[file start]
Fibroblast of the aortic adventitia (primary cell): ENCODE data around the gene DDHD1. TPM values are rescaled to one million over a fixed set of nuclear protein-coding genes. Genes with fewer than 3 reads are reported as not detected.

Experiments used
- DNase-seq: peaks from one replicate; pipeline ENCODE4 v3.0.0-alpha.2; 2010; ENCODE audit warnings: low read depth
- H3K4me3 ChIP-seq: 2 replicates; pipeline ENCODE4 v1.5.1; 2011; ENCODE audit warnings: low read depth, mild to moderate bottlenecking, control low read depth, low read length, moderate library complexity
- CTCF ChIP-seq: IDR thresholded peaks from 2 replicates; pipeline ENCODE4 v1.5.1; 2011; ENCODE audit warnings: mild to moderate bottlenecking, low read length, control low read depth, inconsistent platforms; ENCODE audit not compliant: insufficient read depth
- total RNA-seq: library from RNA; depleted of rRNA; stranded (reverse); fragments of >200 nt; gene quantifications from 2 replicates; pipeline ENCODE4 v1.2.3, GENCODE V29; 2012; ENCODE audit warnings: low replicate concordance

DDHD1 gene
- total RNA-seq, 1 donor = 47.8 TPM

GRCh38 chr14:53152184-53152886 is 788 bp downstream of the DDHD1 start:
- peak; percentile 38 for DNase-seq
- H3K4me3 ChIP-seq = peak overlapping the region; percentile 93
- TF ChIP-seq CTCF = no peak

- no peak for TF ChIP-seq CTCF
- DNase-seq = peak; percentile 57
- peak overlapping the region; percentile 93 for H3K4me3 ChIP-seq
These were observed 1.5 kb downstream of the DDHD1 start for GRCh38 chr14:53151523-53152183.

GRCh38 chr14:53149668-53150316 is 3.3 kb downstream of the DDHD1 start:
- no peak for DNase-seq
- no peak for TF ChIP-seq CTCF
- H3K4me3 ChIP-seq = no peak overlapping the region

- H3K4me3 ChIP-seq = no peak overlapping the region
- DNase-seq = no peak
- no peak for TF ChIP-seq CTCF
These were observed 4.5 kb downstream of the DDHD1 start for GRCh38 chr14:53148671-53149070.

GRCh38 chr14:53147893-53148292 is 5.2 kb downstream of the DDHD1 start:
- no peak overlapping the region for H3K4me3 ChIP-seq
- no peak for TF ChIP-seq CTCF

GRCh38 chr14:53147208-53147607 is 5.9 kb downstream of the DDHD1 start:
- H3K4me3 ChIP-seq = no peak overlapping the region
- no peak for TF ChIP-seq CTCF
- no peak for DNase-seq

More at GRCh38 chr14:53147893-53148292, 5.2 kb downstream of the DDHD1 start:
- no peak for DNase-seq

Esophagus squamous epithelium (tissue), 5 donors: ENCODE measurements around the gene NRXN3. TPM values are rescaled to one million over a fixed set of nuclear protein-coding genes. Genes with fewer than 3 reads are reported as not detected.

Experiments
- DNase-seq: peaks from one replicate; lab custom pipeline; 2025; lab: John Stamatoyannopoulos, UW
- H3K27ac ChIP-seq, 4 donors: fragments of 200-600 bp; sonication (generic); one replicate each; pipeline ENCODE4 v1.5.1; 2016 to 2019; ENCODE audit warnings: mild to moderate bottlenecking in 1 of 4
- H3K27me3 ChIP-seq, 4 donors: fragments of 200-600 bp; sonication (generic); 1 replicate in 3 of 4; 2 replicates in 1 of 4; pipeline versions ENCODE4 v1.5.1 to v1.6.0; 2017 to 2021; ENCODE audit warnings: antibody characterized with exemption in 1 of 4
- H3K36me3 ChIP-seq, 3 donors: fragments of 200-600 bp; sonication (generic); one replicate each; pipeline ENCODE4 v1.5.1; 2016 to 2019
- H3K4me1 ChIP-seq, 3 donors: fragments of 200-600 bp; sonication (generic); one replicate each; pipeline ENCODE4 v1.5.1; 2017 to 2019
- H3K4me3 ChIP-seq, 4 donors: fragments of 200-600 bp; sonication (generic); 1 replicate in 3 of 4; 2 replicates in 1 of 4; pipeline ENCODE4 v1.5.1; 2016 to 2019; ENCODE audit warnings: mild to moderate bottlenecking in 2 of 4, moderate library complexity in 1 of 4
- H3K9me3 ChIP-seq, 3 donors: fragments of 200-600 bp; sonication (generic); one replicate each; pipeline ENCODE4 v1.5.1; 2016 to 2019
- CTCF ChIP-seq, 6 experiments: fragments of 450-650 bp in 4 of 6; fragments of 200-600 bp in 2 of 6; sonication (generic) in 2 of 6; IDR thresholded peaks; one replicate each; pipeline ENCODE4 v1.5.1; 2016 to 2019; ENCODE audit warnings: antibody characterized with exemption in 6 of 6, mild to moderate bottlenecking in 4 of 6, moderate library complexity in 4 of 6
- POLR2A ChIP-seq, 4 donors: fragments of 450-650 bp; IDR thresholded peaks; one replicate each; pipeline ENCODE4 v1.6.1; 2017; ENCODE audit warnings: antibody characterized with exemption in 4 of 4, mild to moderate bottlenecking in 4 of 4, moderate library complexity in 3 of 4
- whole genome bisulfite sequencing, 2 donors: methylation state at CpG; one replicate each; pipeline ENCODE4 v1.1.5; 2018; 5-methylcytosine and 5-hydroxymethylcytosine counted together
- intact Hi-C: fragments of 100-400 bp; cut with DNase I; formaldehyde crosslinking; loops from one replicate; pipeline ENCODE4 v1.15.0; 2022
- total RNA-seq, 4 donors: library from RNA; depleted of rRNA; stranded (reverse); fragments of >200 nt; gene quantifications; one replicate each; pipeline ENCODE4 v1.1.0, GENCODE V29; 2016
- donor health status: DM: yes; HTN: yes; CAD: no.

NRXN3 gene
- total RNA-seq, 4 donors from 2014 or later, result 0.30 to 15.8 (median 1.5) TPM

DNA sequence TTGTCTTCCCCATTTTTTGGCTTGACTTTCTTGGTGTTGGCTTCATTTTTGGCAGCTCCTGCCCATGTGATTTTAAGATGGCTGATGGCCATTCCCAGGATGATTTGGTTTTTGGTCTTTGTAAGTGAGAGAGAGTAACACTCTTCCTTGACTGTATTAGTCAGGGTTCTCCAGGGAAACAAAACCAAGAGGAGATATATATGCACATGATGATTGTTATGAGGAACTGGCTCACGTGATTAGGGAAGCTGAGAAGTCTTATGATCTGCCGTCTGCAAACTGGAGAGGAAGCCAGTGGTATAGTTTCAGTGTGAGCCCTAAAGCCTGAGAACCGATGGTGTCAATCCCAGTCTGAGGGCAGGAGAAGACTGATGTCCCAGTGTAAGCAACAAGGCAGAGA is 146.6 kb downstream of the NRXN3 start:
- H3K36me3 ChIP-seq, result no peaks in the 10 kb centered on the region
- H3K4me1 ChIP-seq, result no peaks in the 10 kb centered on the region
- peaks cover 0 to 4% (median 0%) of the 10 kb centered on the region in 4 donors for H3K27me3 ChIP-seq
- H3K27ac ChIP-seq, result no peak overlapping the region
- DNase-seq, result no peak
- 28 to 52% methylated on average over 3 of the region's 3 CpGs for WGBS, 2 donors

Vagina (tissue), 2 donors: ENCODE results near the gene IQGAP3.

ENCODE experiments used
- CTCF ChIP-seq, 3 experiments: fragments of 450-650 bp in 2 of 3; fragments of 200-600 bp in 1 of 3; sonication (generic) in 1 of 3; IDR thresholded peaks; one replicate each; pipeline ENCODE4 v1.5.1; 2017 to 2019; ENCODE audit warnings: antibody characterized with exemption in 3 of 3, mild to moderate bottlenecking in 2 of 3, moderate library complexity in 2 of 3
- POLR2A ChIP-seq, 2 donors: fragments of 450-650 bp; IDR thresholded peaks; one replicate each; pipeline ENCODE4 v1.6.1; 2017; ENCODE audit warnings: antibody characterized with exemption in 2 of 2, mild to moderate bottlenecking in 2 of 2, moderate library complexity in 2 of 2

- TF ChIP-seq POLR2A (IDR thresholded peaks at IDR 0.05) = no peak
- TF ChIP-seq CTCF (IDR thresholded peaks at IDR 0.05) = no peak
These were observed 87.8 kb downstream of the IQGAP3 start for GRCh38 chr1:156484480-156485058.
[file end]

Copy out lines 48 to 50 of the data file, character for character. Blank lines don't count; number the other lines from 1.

- donor health status: DM: yes; HTN: yes; CAD: no.

NRXN3 gene
- total RNA-seq, 4 donors from 2014 or later, result 0.30 to 15.8 (median 1.5) TPM